Issued George Municipality, 3 March 2022
George Municipality is aware of concerns raised on social media and in petitions pertaining to the proposed development at the GRD, namely the DRAFT ENVIRONMENTAL IMPACT ASSESSMENT REPORT FOR THE PROPOSED TERTIARY AND MIXED-USE PRECINCT DEVELOPMENT AT THE GARDEN ROUTE DAM AND ASSOCIATED INFRASTRUCTURE ON A PORTION OF THE REMAINDER OF ERF 464, GEORGE (reference DEA&DP Ref: 16/3/3/2/D2/19/0000/22). These concerns have also been recorded as part of the extensive public participation process.
The Draft Environmental Impact Assessment Report (DEIAR) has been made available by the relevant Environmental Assessment Practitioners, for comment, following the consent of the Western Cape Department of Environmental Affairs and Development Planning: Environmental Impact Management Services ( DEADP) to proceed with the second round of public participation. The Draft EIA for the proposed development has been sent to all registered Interested and Affected parties for comment, but anyone is welcome to submit comments before 11 March 2022.
In and around 2018, Council received several queries from the private sector requesting access to land to establish a tertiary education or research institution. After careful consideration Council took a decision instructing the administration to investigate the use of Erf 464, adjacent to the Garden Route Dam as a site for such a development. Council also resolved that there be a process to attain the environmental approvals and the town planning or land rights. Finally, Council resolved that once the latter processes were completed, the matter must revert to Council for further consideration. At no time did Council indicate any intent to undertake such a development itself.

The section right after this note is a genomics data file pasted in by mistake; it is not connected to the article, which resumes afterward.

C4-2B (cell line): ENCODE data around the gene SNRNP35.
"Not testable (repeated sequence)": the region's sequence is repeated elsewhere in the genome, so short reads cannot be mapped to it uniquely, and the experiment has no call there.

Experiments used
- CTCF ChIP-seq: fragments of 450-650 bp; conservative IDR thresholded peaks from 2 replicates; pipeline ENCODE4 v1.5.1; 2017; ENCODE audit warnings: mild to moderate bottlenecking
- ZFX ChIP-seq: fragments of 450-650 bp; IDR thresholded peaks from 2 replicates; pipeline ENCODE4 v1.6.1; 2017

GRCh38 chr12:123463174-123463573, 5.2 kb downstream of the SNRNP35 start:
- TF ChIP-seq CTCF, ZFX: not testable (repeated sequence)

The Municipality went ahead and appointed consultants to undertake these two processes. This has taken the better part of three years and the two applications will soon have to be adjudicated by the relevant authorities, namely the Western Cape Department of Environmental Affairs and Development Planning (to assess the EIA) and the Eden Municipal Planning Tribunal- (to assess the town planning application).
CURRENT STATUS: THE ENVIRONMENTAL IMPACT ASSESSMENT APPLICATION
The Environmental Impact Assessment application has now been completed and is accompanied by a 75-page motivating memorandum that includes five specialist reports including case studies, an urban design report, heritage impact and recommendations, a visual impact assessment, engineering report, stormwater management plan and traffic impact assessment. The document is available for download from the Sharples Environmental Services (SES)website (www.sescc.net) under the “Public Documents” section. The other process- and technical documentation relating to this project is available on www.sescc.net, Public Documents.
Besides making the document available to all who have registered as Interested and Affected Parties, notices inviting comment were placed by Sharples Environmental Services(SES) as required by DEADP. Anyone may comment on the report. Any additional comment on the DEIAR document and proposed activity must be submitted in writing to SES: Betsy Ditcham on or before 11 March 2022 by means of the following: Fax: 086-575 2869, email: firstname.lastname@example.org or postal address: PO Box 443, Milnerton, 7435.